As network traffic continues to grow due to higher bandwidth applications, such as AI/ML (Artificial Intelligence/Machine Learning), high-resolution video streaming and virtual reality, the strain placed upon data center networks continues to increase.  These insatiable demands for more bandwidth are resulting in higher speed and higher density optics and ASICs.  The aggregate throughput of switch and optics devices is doubling every two to three years, which ultimately results in doubling the speed and increases in power of the host to pluggable optics electrical interface.  Unfortunately, while Moore’s Law continues to allow us to scale our chips and equipment (despite non-trivial technical challenges), its corollary, Dennard Scaling, has been dead for a while.  This means the power required for the new generation of switch and optics semiconductors is higher than the previous one.

For Cisco’s Webscale data center customers, this has many implications.  To continue scaling a typical data center built around a fixed electrical power budget, both compute and networking must keep up with these new bandwidth demands, but within the same power envelope as before or face an expensive upgrade.

In the compute space, the requirement to remain within a fixed power budget has forced changes:

  • Movement from single core to lower frequency multicore CPUs (central processing units)
  • Movement away from general purpose CPUs to focused accelerators GPUs (graphics processing units) for applications such as AI/ML inference and training.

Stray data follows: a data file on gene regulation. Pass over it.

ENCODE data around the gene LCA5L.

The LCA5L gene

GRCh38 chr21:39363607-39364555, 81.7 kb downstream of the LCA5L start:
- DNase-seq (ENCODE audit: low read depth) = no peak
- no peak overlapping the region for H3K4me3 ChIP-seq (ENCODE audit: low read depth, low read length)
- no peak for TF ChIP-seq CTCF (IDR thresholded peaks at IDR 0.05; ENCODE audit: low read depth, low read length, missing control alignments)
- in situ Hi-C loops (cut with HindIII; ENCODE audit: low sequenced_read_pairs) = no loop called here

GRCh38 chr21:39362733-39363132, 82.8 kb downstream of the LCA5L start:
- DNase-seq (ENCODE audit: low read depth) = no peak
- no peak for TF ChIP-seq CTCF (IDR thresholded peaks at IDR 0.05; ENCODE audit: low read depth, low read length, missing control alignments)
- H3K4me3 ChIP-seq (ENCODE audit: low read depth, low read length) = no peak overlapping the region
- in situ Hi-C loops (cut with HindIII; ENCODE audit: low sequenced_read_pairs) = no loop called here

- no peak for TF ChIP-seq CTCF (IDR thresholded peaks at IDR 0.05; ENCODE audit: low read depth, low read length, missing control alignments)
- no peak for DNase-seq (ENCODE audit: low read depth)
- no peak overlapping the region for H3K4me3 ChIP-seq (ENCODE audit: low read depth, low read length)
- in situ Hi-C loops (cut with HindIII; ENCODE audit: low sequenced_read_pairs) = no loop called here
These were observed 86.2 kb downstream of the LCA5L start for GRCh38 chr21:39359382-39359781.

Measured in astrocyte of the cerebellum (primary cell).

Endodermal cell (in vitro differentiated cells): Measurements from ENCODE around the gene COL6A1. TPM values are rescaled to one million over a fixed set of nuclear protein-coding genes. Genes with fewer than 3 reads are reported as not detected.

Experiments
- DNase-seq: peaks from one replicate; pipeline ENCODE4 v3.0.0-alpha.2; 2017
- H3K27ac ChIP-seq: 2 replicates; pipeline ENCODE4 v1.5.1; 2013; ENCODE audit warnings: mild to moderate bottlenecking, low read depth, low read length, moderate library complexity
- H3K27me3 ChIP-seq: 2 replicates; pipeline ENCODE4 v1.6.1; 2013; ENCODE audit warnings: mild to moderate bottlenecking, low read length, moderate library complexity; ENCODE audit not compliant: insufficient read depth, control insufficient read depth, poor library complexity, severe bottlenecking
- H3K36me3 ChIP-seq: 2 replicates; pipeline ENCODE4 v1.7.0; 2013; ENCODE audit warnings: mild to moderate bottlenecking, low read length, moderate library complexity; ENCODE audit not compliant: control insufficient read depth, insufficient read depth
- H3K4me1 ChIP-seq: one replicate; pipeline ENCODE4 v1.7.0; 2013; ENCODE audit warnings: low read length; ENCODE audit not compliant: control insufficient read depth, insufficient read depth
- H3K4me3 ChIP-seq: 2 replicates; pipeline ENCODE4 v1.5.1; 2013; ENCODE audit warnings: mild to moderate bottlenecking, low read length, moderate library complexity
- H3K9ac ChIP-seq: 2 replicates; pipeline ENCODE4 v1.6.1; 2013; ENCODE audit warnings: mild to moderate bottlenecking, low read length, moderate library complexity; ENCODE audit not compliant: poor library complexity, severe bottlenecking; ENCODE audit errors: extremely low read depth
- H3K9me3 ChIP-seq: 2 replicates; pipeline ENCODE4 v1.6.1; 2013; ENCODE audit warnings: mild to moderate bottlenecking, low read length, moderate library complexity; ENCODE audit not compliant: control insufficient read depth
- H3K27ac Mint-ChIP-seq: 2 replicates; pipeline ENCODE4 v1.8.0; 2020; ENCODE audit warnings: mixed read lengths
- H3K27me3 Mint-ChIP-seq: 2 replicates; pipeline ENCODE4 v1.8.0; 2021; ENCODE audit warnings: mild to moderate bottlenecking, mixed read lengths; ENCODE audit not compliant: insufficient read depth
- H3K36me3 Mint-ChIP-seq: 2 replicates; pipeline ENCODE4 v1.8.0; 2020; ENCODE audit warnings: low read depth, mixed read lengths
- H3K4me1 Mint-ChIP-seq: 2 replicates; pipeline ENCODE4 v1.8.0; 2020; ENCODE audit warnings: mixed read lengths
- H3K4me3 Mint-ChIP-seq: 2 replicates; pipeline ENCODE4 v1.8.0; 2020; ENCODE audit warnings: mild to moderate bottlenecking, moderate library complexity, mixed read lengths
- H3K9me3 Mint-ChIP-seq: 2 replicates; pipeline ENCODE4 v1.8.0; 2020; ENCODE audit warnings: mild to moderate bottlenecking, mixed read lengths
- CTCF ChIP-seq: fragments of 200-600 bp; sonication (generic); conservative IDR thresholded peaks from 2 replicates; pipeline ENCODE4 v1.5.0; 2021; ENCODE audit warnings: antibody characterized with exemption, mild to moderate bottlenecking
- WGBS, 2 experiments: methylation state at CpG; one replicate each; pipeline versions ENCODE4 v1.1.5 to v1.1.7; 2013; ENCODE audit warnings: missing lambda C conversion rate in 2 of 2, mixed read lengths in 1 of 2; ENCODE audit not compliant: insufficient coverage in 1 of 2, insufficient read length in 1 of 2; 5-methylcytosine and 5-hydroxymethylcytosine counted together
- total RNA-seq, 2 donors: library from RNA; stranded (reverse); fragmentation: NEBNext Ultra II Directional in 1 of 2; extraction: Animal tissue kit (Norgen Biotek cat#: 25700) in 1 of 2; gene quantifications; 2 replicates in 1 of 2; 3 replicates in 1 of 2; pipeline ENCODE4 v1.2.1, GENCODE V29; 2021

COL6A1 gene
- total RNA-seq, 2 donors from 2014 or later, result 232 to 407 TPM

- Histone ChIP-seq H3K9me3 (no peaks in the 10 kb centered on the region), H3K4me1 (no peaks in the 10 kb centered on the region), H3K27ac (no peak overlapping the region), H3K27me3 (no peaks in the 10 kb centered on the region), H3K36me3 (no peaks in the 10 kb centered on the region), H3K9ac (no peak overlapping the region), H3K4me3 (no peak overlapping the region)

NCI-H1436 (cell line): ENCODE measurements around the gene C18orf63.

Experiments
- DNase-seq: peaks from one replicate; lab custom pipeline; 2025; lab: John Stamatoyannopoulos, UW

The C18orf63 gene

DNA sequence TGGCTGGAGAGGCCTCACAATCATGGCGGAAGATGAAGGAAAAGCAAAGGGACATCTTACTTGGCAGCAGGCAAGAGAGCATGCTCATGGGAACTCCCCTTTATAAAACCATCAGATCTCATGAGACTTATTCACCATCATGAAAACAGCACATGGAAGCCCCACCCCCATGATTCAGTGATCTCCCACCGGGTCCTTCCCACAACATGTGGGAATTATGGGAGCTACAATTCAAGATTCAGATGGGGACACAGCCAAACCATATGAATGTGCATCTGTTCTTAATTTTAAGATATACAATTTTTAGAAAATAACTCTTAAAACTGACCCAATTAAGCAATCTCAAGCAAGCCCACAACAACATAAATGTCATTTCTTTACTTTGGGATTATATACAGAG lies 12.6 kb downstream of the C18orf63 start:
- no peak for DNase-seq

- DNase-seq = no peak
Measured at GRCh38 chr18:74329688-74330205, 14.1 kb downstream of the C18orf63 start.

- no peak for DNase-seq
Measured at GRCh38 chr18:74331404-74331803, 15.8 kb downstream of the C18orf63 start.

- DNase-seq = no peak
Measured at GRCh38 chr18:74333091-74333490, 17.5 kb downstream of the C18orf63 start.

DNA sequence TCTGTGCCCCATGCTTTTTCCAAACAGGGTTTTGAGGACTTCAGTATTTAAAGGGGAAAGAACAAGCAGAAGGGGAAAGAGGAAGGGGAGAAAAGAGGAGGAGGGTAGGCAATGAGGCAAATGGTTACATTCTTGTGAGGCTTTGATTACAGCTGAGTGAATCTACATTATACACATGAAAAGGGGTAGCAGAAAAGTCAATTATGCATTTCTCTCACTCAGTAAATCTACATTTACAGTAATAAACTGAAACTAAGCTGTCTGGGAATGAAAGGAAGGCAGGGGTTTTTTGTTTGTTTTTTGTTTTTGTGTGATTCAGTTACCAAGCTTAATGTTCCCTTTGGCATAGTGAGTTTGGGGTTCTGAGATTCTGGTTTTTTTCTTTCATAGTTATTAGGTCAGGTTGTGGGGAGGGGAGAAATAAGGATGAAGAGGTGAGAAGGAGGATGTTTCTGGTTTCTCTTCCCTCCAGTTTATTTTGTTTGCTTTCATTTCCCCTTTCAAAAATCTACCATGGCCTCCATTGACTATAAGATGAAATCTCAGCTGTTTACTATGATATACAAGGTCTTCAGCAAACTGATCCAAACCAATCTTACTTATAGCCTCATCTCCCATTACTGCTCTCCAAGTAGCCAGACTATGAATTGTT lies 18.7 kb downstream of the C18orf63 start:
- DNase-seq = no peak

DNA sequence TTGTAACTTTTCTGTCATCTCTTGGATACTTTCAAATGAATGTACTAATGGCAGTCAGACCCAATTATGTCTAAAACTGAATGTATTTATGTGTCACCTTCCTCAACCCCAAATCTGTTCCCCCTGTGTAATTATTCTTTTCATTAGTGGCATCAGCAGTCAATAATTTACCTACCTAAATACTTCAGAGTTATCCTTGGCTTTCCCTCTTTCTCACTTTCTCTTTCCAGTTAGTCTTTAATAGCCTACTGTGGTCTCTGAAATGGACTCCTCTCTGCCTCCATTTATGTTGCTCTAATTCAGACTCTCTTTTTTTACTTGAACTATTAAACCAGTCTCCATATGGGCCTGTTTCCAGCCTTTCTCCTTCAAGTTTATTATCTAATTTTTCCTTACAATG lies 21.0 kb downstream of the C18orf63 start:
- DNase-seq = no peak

In the networking space, data center topology compromises must occur to remain within the required power envelope, and we must reconsider how we design our equipment.

However, in our continued quest for innovative designs, we needed to continue to innovate. This is where co-packaged optics (CPO) come in.


Pillar #1 – Removal of a Level of DSPs to Save Power

As switch system speeds and densities have increased, so has the percentage of the system power consumed by front panel pluggable optics. At 25G/lane and faster speeds, the necessity of active DSP-based retimers has driven up system power.

One of the key innovations of co-packaged optics is to move the optics close enough to the Switch ASIC die to allow removal of this additional DSP (see Figure 1).

Pillar #2 –The Remote Light Source

In traditional pluggable optics, all sub-components of the optics reside in the pluggable modules. But as optics move closer to the ASIC, the partitioning of the optical components is a critical decision.  Lasers are highly sensitive to high temperature and experience increased failure rates when placed in hotter environments (e.g. adjacent to a very hot switch ASIC).  Moving the lasers away from the high power ASIC to cooler locations within the system chassis results in several improvements:

  1. Lasers can be passively cooled to a lower temperature, enabling them to be more efficient in generating optical power / Watt, lowering system power without active components like a TEC (thermo-electric cooler).